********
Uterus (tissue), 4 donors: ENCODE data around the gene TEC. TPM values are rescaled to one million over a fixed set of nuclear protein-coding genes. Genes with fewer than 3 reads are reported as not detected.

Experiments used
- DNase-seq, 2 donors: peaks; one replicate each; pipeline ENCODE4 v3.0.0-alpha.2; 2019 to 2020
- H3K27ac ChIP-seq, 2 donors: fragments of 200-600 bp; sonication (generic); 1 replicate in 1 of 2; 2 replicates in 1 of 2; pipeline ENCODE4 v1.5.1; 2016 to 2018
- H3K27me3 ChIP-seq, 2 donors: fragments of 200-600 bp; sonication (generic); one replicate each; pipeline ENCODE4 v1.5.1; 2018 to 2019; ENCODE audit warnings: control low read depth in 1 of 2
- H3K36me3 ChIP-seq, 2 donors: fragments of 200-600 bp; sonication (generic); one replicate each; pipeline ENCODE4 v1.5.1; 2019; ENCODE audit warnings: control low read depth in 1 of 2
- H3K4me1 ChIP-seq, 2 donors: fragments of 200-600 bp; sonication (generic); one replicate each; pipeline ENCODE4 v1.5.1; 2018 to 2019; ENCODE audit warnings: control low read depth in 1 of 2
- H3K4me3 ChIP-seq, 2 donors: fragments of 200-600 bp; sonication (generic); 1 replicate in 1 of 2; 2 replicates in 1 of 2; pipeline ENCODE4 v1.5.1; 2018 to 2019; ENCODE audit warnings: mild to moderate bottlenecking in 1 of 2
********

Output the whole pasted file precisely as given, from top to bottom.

Uterus (tissue), 4 donors: ENCODE data around the gene TEC. TPM values are rescaled to one million over a fixed set of nuclear protein-coding genes. Genes with fewer than 3 reads are reported as not detected.

Experiments used
- DNase-seq, 2 donors: peaks; one replicate each; pipeline ENCODE4 v3.0.0-alpha.2; 2019 to 2020
- H3K27ac ChIP-seq, 2 donors: fragments of 200-600 bp; sonication (generic); 1 replicate in 1 of 2; 2 replicates in 1 of 2; pipeline ENCODE4 v1.5.1; 2016 to 2018
- H3K27me3 ChIP-seq, 2 donors: fragments of 200-600 bp; sonication (generic); one replicate each; pipeline ENCODE4 v1.5.1; 2018 to 2019; ENCODE audit warnings: control low read depth in 1 of 2
- H3K36me3 ChIP-seq, 2 donors: fragments of 200-600 bp; sonication (generic); one replicate each; pipeline ENCODE4 v1.5.1; 2019; ENCODE audit warnings: control low read depth in 1 of 2
- H3K4me1 ChIP-seq, 2 donors: fragments of 200-600 bp; sonication (generic); one replicate each; pipeline ENCODE4 v1.5.1; 2018 to 2019; ENCODE audit warnings: control low read depth in 1 of 2
- H3K4me3 ChIP-seq, 2 donors: fragments of 200-600 bp; sonication (generic); 1 replicate in 1 of 2; 2 replicates in 1 of 2; pipeline ENCODE4 v1.5.1; 2018 to 2019; ENCODE audit warnings: mild to moderate bottlenecking in 1 of 2